Keep in mind that the use of a pure oxygen atmosphere on American spacecraft didnt' change till the Shuttle, they just never used it on the ground again at such high pressure or for manned testing. All capsules lifted off with mixed gas and slowly transistioned to lower pressure pure O2 on the way to orbit. ASTP was the first Apollo that didn't transition though they still had to use a lower pressure and more O2 which was part of why the docking adapter had the inner airlocks since Soyuz DID keep the mixed atmosphere.

Still going through the rest

Randy

Edit: Also the pure O2 atmosphere was NOT the 'cause' of the fire but a contributing factor to it's severity. About 90% of the materials used in the cabin were in fact known to be flammable in REGULAR air let alone in high O2 concentrations. Mixed-gas will not avoid the fire, (unless the mixed gas keeps thing cooler which IIRC was a point made, but it won't prevent a short-induced fire which is what this was) and while it may reduce the incident to heavy injuries rather than death, if nothing else changes Apollo 1 still burns.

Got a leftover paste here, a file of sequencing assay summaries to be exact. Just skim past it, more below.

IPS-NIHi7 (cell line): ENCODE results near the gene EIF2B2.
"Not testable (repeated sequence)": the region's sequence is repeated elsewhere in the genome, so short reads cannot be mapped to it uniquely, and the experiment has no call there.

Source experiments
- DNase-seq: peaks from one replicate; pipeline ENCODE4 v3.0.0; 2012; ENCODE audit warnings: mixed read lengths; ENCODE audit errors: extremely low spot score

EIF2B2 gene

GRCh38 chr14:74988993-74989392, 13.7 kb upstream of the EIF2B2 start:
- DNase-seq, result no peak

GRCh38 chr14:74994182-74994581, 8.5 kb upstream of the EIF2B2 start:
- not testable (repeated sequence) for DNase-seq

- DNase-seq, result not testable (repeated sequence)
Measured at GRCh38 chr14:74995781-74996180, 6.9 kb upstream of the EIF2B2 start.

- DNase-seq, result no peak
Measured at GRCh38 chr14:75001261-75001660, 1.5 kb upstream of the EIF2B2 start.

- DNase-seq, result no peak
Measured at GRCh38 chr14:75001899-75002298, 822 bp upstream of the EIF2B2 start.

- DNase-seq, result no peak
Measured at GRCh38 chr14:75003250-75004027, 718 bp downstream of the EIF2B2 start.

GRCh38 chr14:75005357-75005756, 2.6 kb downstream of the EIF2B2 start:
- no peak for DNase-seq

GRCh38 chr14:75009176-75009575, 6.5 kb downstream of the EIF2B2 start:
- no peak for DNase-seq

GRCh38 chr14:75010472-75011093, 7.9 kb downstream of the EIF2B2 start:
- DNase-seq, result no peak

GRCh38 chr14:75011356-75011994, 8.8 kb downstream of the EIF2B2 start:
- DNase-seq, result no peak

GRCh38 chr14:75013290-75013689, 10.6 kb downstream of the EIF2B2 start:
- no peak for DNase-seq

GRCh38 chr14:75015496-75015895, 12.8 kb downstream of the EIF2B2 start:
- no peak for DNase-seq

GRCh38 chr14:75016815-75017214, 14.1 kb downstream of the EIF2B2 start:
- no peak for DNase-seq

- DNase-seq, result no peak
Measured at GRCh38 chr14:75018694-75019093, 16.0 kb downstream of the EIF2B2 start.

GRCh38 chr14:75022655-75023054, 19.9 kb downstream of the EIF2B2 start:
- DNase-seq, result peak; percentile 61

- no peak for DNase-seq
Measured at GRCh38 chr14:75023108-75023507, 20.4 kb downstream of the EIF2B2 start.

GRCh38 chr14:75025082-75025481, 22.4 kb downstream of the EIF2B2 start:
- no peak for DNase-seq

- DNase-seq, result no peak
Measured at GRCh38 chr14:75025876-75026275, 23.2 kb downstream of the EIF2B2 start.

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Keep in mind that the use of a pure oxygen atmosphere on American spacecraft didnt' change till the Shuttle, they just never used it on the ground again at such high pressure or for manned testing
note to other readers, as I know you know this
pure O2 at slightly higher pressure(16psi) was used to simulate the capsule being in space, while tested at Sea Level.
After liftoff, would run at 4.8psi O2